I’ve seen my fair share of svelte clamshell laptops recently, but Asus’ latest ZenBook, the UX330UA, is easily the most attractive of the lot. Like many ultraportables, it shares more than a passing resemblance to Apple’s MacBook Air. Nevertheless, its 13.6mm aluminium chassis is truly gorgeous to behold, from its lightly textured casing to its stunning high-resolution display.
Admittedly, the UX330UA doesn’t feel quite as sturdy as its Apple rival – its keyboard tray showed a couple of signs of unwanted flex here and there – but it’s still a wonderfully elegant device that looks every bit like a premium laptop.
More importantly, it has the specs you’d expect from a high-end ultraportable. Unlike the Air, which still ships with one of Intel’s old 5th-generation Core i5 processors and just 4GB of RAM, the UX330UA comes with Intel’s 6th-generation dual-core 2.3GHz Core i5-6200U chip and a whopping 8GB of RAM.
There’s also a more expensive UX330UA model retailing for around £1,000 that comes with a 6th-gen Core i7 processor, 16GB of RAM and a 512GB SSD – but for the purposes of this review, I’ll be looking at the entry-level Core i5 model.
Performance and battery life
Of course, with a device this lean you might expect its overall speed to be hampered somewhat by its lovely thin chassis. For the most part you’d be right, but the UX330UA’s Core i5-6200U still put in a pretty commendable performance when put to the test.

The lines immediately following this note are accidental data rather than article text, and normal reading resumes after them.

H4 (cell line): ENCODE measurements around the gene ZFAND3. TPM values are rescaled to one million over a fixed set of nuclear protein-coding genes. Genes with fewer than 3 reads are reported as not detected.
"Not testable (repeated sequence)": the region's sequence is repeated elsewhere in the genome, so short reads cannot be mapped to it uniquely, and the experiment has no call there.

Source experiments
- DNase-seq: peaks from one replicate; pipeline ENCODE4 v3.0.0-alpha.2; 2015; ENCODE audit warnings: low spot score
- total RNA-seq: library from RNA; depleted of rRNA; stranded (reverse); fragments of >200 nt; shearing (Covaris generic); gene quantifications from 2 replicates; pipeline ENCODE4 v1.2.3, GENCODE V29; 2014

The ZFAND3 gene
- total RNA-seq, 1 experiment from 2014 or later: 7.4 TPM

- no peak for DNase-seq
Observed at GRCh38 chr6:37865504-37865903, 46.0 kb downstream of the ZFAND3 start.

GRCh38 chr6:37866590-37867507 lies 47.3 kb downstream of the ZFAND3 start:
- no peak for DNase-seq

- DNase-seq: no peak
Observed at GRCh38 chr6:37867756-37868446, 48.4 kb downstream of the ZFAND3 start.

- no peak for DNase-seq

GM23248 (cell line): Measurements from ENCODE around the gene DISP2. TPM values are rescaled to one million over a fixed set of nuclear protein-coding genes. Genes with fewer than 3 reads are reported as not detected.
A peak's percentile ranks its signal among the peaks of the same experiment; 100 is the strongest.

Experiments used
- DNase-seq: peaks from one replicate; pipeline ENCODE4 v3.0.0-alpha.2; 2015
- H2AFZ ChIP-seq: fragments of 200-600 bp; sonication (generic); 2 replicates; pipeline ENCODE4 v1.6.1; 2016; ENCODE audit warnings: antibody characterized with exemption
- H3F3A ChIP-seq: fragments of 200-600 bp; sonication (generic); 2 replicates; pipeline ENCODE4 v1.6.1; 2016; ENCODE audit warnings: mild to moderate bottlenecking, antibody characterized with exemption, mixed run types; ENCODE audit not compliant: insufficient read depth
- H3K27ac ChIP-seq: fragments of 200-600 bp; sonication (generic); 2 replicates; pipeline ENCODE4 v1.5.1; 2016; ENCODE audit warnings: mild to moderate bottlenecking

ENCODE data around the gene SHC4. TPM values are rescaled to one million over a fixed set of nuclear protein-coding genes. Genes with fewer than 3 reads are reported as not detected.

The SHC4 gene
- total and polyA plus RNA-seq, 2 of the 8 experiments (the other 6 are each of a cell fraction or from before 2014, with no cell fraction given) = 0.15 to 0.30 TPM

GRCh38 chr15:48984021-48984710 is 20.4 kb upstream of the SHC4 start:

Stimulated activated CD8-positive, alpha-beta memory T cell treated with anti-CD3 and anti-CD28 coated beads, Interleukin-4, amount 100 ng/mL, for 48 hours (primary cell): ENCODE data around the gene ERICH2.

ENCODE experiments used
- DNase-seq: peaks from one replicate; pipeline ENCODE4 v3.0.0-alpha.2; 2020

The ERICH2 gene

Running our meticulous 4K multimedia benchmarking tests, the ZenBook scored a total of 42. It sailed through our image- and video-editing sections, but asking it to do both tasks simultaneously saw a dramatic dive in performance. It still feels perfectly nippy in day-to-day use, but compare that to the MacBook Air’s overall score of 45 and it’s a little uninspiring.
However, its on-board Intel HD Graphics 520 chip has more than enough juice for a spot of light gaming. I was able to get DiRT: Showdown running at a relatively smooth 42fps at 1,280 x 720 resolution on Medium graphics settings. Demanding 3D games such as Metro: Last Light are a no-go, but lighter titles such as Minecraft didn’t pose any problem at all on the default render distance. Whack up Minecraft’s render distance to the max 32 chunks, however, and you’ll notice frames starting to take a dip below the 20s.
The ZenBook UX330UA’s battery life isn’t too bad, but there’s definitely room for improvement. It came in at 7hrs 18mins in our continuous video playback test with the screen brightness set to 170cd/m2. That’s enough to last you a working day, but its closest Windows rivals go one better; the Dell XPS 13 managed 11hrs 30mins under the same conditions.